Washington — Religious leaders from across the faith spectrum gathered Friday at the Capitol to seek action to combat climate change and to mitigate its effects, whether it be at the federal level or in local communities.
The ongoing buzz about the forthcoming encyclical from Pope Francis on the environment was addressed by Archbishop Thomas Wenski of Miami, chairman of the U.S. bishops' Committee on Domestic Justice and Human Development.
"This is the first time a pope has addressed the issue of the environment and climate change with an encyclical -- and for us Catholics and not only for Catholics, this is a big deal," Wenski said, noting, "Encyclicals are an important way for popes to exercise their teaching office."
Wenski added, "Although I am not privy to what the pope will say, I think he will insist that the 'natural ecology' is inseparably linked to 'human ecology.' In other words, we have to recognize the interrelatedness of the various social, economic, political or environmental crises that confront the human family today."
The archbishop made the comments as part of a panel sponsored by the National Religious Partnership for the Environment and held in a meeting room at the U.S. Capitol Visitor Center in Washington.
Given what Pope Francis has said in the past on the environment, "I think that he will call us to prudent action that promotes the common good for present and future generations and respects human life and dignity while always giving priority to the poor and vulnerable," Wenski said.
"Care for creation should engage us all -- and thus I also think that the pope will tell us also to be mindful of and heed the voices of poor who are impacted most by climate change and certainly will be impacted either for good or ill by the policies proposed to address climate change."
At their essence, the archbishop said, "these all are moral crises which require new rules and forms of engagement -- in other words, a rethinking of the path that we are traveling down together."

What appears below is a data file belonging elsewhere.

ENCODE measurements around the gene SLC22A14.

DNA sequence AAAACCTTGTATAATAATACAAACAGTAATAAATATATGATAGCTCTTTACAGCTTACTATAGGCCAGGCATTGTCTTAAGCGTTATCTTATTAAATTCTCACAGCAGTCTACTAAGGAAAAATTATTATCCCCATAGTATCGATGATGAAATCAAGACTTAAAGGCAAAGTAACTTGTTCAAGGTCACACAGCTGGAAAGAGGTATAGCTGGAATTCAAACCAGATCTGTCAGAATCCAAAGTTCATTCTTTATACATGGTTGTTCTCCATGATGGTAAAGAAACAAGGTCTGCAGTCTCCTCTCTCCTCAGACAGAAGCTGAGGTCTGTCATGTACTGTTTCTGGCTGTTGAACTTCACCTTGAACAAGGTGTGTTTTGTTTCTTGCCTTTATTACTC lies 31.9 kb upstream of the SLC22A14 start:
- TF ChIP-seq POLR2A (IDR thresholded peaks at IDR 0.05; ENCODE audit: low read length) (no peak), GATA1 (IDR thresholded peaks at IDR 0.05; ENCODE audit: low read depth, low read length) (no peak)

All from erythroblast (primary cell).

Bishops are not scientists, Wenski cautioned, "but we are pastors -- and insofar as climate change affects concrete human beings, it is a moral issue; and, pastors in exercising their care of their flocks do weigh in -- and appropriately so -- on moral issues. Also, as Catholics, we firmly believe that the poor have a first claim on our consciences in matters pertaining to the common good."
Wenski alluded to past statements on the environment by Pope Benedict XVI and the U.S. bishops' own 2001 statement, "Global Climate Change: A Plea for Dialogue, Prudence and the Common Good," in which "we expressed our concern that disproportionate and unfair burdens not be placed on poor, developing nations. We called for collective action for the common good."
The Rev. Emilio Marrero, vice president of national programs at Esperanza, an umbrella group for Hispanic evangelicals, said evangelicals "believe that salvation bears fruit," and that God wants to see "evidence" of faith "through our actions."
Marrero cited Matthew 25:36 as saying that Christians should be "concerned for the least of these," as climate change tends to more adversely affect those with less means to adapt to its impact. "In Mexico, 1 million people have been forced to leave their land because of climate change and the desertification of their pastures," he added.
Rabbi Fred Dobb, chair of the Coalition on Environment and Jewish Life, said the struggle over climate change is one of "hubris vs. humility." People, he added, should search within themselves to understand "how much are people at the center, vs. how much God is at the center, vs. how much the earth is at the center" of their lives.
Dobb said he is the father of two children, ages 10 and 5. "I have stewardship over them," he said, "but that does not mean I can frack them, or strip-mine them." The same is true, he said of the earth: "The earth is God's and the fullness thereof."
The Rev. Carroll Baltimore, first vice president of the Progressive National Baptist Convention, quoted the Rev. Martin Luther King Jr., who also was a Baptist, as saying, "An injustice anywhere is a threat to justice everywhere." African-Americans, Baltimore said, make up only 12 percent of the U.S. population, but suffer disproportionately from the effects of climate change.
"Majorities of blacks and Hispanics live in counties with a bad quality of air," he said. And he cited U.S. Census statistics showing "there are 65 percent fewer African-American women living in New Orleans" than there were before Hurricane Katrina struck in 2005.
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